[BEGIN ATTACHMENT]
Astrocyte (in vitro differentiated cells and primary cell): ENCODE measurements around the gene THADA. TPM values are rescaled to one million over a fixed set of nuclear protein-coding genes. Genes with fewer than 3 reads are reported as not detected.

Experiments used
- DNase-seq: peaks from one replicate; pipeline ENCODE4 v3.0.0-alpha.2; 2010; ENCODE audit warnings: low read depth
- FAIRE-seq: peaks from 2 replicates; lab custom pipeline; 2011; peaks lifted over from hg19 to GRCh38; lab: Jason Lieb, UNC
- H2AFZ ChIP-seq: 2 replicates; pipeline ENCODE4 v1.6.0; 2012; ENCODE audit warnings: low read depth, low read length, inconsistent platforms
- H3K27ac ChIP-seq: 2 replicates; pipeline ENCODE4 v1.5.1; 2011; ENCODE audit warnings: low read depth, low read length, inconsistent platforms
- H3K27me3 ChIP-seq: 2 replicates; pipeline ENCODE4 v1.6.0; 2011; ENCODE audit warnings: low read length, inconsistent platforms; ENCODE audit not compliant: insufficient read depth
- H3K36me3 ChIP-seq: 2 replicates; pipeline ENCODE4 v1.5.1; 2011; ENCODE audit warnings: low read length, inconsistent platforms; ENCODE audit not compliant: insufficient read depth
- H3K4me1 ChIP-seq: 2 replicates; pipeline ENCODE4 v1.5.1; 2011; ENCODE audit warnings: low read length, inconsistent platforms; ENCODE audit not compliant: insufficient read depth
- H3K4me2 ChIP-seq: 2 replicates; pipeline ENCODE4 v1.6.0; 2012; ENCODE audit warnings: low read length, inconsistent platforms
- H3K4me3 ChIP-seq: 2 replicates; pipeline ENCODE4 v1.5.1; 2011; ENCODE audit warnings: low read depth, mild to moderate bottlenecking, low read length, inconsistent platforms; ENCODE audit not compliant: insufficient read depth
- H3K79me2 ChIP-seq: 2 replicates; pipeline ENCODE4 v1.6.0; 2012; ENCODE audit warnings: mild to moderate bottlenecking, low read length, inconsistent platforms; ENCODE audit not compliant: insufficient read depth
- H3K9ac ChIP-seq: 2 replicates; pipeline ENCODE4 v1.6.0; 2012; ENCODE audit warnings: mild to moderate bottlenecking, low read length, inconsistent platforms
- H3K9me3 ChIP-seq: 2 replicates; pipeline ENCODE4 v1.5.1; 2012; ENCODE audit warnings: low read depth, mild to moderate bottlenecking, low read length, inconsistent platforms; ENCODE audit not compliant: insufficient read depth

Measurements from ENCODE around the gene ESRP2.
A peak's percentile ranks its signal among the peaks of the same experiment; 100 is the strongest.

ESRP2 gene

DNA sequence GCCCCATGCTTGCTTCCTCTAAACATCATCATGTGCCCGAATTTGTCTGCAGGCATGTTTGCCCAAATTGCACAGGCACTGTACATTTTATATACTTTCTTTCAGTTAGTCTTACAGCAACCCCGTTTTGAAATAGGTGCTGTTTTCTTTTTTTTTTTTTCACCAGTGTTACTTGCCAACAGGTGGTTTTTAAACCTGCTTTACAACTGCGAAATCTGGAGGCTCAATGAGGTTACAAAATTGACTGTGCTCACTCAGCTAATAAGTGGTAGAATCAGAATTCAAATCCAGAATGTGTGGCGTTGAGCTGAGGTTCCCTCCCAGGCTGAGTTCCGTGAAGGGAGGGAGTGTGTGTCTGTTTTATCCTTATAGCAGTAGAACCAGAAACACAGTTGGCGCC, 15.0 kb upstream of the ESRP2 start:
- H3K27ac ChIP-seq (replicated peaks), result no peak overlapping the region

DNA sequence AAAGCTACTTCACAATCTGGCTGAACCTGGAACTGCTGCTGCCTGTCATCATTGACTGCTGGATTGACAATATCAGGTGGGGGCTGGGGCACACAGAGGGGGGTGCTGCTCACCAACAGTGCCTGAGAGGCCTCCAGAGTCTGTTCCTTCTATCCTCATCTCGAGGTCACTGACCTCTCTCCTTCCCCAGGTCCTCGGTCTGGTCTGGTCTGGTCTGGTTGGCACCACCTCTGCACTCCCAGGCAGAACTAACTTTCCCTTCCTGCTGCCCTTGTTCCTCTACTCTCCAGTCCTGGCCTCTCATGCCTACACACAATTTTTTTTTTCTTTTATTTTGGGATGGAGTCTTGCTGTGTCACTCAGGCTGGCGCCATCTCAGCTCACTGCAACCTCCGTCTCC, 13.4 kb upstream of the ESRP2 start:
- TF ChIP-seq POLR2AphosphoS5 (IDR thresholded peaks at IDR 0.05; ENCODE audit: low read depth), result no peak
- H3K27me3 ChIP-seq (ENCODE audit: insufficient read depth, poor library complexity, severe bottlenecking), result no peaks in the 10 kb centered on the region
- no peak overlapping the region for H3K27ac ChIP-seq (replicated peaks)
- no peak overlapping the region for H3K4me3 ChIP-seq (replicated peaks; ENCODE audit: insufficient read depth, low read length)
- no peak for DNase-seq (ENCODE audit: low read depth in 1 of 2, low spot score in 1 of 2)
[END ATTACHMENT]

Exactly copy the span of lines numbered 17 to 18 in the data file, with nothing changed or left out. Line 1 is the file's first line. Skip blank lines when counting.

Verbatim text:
ESRP2 gene

DNA sequence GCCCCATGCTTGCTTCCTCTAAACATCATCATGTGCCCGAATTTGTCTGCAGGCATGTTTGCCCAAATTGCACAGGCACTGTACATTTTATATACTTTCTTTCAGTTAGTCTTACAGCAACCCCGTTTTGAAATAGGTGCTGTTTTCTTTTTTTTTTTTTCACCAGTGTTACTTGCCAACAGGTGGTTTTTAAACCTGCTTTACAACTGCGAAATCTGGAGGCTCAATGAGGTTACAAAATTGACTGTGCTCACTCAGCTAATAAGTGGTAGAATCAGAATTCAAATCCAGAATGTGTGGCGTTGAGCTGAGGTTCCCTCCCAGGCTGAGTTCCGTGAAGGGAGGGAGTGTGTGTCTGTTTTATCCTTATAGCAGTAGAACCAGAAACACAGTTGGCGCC, 15.0 kb upstream of the ESRP2 start: